Midway through his presidency, François Hollande is on the ropes: He is the most unpopular president of the Fifth Republic, and his brand of pro-business and austerity policies is almost universally rejected by the French people.
The right should be in a position to mount a challenge to the weak socialist president, but that is not the case. The Union for a Popular Movement (UMP), the main conservative party, is profoundly weakened by constant infighting and its leaders are also unpopular. A string of scandals and corruption cases is now threatening to engulf the party and is jeopardizing Nicolas Sarkozy’s desperate return to frontline politics.
Last May, Jean-François Copé stepped down as UMP leader after a scandal over funding for Sarkozy’s losing presidential campaign in 2012. The controversy revolves around a company called Bygmalion PR, owned by Copé’s close friends. It has been alleged that false invoices were used to cover up spending that went over the legal limit during the 2012 campaign. Documents suggest that these false invoices totalled more than 17 million euros (US$23 million).
Sarkozy is also accused of seeking inside information from a high-level judge at the Court of Cassation, one of France’s courts of last resort, about another investigation concerning him, offering to help the judge secure a job in Monaco in return.
Sarkozy’s successful 2007 presidential campaign allegedly received 50 million euros ($68 million) from the toppled Libyan leader Moammar Gadhafi. Furthermore, Sarkozy was charged last year in a probe into allegations that the UMP took envelopes stuffed with cash from Liliane Bettencourt, L’Oréal heiress and France’s richest woman.
When Hollande ousted him from power in 2012, Sarkozy vowed to quit politics. He didn’t keep his promise, though: He’s been making snide remarks about the political situation from the sidelines ever since, and in September 2014, he made a choreographed comeback. In a televised interview, he confessed that he “had had time to reflect on his errors” and that he “had changed.”
Sarkozy aims to reconquer the U.M.P. presidency, and to turn it “upside down to create within three months the conditions for a vast new movement that will address itself to all French people regardless of partisanship.” The man who was nicknamed the “president of the rich” promised to transcend the left-right cleavage in politics.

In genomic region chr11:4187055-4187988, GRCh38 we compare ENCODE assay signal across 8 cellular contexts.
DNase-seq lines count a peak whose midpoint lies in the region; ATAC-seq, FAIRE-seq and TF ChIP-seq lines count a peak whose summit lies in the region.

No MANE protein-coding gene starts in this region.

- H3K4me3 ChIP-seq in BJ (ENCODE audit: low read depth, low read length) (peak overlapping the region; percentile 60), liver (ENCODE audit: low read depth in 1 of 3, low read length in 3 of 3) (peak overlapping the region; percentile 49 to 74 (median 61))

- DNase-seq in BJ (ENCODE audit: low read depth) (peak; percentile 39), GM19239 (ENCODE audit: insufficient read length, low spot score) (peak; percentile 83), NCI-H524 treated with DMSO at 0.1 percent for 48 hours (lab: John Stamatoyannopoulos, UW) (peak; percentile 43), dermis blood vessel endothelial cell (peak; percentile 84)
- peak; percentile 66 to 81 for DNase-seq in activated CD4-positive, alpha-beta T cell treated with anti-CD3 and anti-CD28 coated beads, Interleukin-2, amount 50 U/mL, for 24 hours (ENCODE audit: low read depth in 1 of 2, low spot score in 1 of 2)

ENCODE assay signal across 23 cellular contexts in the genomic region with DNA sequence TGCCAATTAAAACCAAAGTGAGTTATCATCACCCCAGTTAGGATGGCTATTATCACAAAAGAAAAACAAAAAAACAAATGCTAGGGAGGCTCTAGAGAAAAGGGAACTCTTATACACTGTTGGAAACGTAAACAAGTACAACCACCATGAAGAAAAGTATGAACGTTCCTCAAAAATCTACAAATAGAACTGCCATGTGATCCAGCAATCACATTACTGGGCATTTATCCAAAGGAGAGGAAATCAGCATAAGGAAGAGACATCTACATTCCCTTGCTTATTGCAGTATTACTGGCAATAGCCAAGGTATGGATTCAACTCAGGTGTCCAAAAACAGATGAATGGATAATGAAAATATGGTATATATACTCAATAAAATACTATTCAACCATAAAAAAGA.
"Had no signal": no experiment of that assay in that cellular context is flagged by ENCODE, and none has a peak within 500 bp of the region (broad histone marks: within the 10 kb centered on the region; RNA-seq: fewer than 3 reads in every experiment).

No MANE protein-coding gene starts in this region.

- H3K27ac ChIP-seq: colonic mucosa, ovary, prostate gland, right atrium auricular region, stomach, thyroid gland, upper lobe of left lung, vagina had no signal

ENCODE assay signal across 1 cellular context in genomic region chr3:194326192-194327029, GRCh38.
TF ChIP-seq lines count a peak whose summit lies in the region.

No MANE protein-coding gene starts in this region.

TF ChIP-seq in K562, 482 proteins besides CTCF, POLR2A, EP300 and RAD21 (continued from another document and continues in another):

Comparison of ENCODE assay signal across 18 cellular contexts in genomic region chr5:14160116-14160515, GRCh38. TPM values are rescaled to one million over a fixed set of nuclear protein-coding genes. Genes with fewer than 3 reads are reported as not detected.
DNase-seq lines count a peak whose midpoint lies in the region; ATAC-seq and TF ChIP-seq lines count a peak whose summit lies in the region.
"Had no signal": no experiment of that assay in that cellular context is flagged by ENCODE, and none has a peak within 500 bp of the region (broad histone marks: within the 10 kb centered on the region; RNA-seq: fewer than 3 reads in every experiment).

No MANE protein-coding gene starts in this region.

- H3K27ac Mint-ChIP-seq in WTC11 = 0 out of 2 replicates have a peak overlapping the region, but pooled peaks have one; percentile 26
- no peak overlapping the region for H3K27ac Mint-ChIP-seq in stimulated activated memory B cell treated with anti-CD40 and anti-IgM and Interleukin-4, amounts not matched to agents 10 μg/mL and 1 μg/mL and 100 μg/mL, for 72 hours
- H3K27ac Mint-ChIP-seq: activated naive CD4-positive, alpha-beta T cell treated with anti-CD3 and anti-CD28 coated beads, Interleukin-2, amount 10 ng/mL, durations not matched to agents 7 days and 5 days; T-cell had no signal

In short, the “new” Sarkozy is a reformed character – quieter, less partisan, and more attentive to the people’s needs and aspirations.
Is he really? The public’s reaction was lukewarm if not hostile. An opinion poll carried out after his dramatic return showed that 61 percent of the French disapproved of his decision.
No one is fooled in France: Sarkozy plans to use the U.M.P. presidency as a stepping-stone to bid for the Élysée Palace in 2017.
What are his true motivations? His love of politics, or personal revenge? Some commentators have noted that Sarkozy hastened his return to politics when his name started to be regularly mentioned in the Bygmalion and Gadhafi affairs.
A victory in 2017 would give Sarkozy judicial immunity. In the meantime, judges would find it difficult to freely inquire about the alleged wrongdoings of the leader of the main opposition party and a presidential candidate who would be a strong favourite to win the election.
As a candidate or as a president, Nicolas Sarkozy needed money – a lot of it. It is expensive to surround oneself with an army of spin doctors and advisers, and to organize large rallies or commission opinion polls to assess one’s political marketability. This is a feature borrowed from US politics, where spending obscene amounts of money to secure an election is a given and does not raise eyebrows among the population.
There is also a clear trend toward the “Berlusconization” of French politics. Like the former Italian prime minister, Sarkozy is now regularly associated with cases of corruption or illegal funding. Like Berlusconi, Sarkozy may want to remain an eminent statesman more to protect himself from the judges than out of personal choice. Sarkozy would like to be seen as the savior of his party and of France, but this Gaullist façade hardly conceals a Berlusconian strategy. Sarkozy’s return to frontline politics may well turn out to be a fiasco.
Philippe Marlière is a professor of French and European Politics at University College London (UK). On twitter: @PhMarliere